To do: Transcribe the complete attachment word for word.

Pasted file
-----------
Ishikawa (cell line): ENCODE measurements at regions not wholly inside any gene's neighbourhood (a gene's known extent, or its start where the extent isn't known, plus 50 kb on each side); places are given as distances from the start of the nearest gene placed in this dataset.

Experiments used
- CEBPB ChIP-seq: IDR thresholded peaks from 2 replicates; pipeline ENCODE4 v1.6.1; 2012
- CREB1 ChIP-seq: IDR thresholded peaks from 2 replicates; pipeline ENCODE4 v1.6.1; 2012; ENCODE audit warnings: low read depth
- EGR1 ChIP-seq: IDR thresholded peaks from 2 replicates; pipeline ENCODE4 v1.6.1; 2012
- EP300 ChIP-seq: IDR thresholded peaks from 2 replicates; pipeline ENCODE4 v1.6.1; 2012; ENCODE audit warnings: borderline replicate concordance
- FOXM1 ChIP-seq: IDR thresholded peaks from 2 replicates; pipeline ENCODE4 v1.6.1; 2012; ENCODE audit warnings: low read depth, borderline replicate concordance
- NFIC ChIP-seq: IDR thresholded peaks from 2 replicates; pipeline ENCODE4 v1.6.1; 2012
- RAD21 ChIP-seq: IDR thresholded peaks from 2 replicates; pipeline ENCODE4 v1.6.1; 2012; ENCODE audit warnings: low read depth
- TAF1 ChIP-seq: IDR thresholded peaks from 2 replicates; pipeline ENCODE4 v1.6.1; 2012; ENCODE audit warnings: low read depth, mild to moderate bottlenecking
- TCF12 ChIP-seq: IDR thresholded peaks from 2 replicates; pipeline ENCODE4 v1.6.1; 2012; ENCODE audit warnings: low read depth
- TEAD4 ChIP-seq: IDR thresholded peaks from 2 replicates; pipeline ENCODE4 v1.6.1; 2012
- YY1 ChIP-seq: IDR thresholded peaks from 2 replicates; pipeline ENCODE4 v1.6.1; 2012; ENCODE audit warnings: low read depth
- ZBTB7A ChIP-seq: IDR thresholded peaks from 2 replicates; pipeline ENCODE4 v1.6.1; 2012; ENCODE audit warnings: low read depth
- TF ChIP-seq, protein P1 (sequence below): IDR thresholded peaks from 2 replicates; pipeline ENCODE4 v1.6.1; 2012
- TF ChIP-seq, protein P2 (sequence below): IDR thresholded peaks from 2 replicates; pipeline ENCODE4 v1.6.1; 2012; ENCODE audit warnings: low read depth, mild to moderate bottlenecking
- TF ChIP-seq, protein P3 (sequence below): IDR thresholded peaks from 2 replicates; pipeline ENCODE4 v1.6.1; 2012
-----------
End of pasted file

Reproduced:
Ishikawa (cell line): ENCODE measurements at regions not wholly inside any gene's neighbourhood (a gene's known extent, or its start where the extent isn't known, plus 50 kb on each side); places are given as distances from the start of the nearest gene placed in this dataset.

Experiments used
- CEBPB ChIP-seq: IDR thresholded peaks from 2 replicates; pipeline ENCODE4 v1.6.1; 2012
- CREB1 ChIP-seq: IDR thresholded peaks from 2 replicates; pipeline ENCODE4 v1.6.1; 2012; ENCODE audit warnings: low read depth
- EGR1 ChIP-seq: IDR thresholded peaks from 2 replicates; pipeline ENCODE4 v1.6.1; 2012
- EP300 ChIP-seq: IDR thresholded peaks from 2 replicates; pipeline ENCODE4 v1.6.1; 2012; ENCODE audit warnings: borderline replicate concordance
- FOXM1 ChIP-seq: IDR thresholded peaks from 2 replicates; pipeline ENCODE4 v1.6.1; 2012; ENCODE audit warnings: low read depth, borderline replicate concordance
- NFIC ChIP-seq: IDR thresholded peaks from 2 replicates; pipeline ENCODE4 v1.6.1; 2012
- RAD21 ChIP-seq: IDR thresholded peaks from 2 replicates; pipeline ENCODE4 v1.6.1; 2012; ENCODE audit warnings: low read depth
- TAF1 ChIP-seq: IDR thresholded peaks from 2 replicates; pipeline ENCODE4 v1.6.1; 2012; ENCODE audit warnings: low read depth, mild to moderate bottlenecking
- TCF12 ChIP-seq: IDR thresholded peaks from 2 replicates; pipeline ENCODE4 v1.6.1; 2012; ENCODE audit warnings: low read depth
- TEAD4 ChIP-seq: IDR thresholded peaks from 2 replicates; pipeline ENCODE4 v1.6.1; 2012
- YY1 ChIP-seq: IDR thresholded peaks from 2 replicates; pipeline ENCODE4 v1.6.1; 2012; ENCODE audit warnings: low read depth
- ZBTB7A ChIP-seq: IDR thresholded peaks from 2 replicates; pipeline ENCODE4 v1.6.1; 2012; ENCODE audit warnings: low read depth
- TF ChIP-seq, protein P1 (sequence below): IDR thresholded peaks from 2 replicates; pipeline ENCODE4 v1.6.1; 2012
- TF ChIP-seq, protein P2 (sequence below): IDR thresholded peaks from 2 replicates; pipeline ENCODE4 v1.6.1; 2012; ENCODE audit warnings: low read depth, mild to moderate bottlenecking
- TF ChIP-seq, protein P3 (sequence below): IDR thresholded peaks from 2 replicates; pipeline ENCODE4 v1.6.1; 2012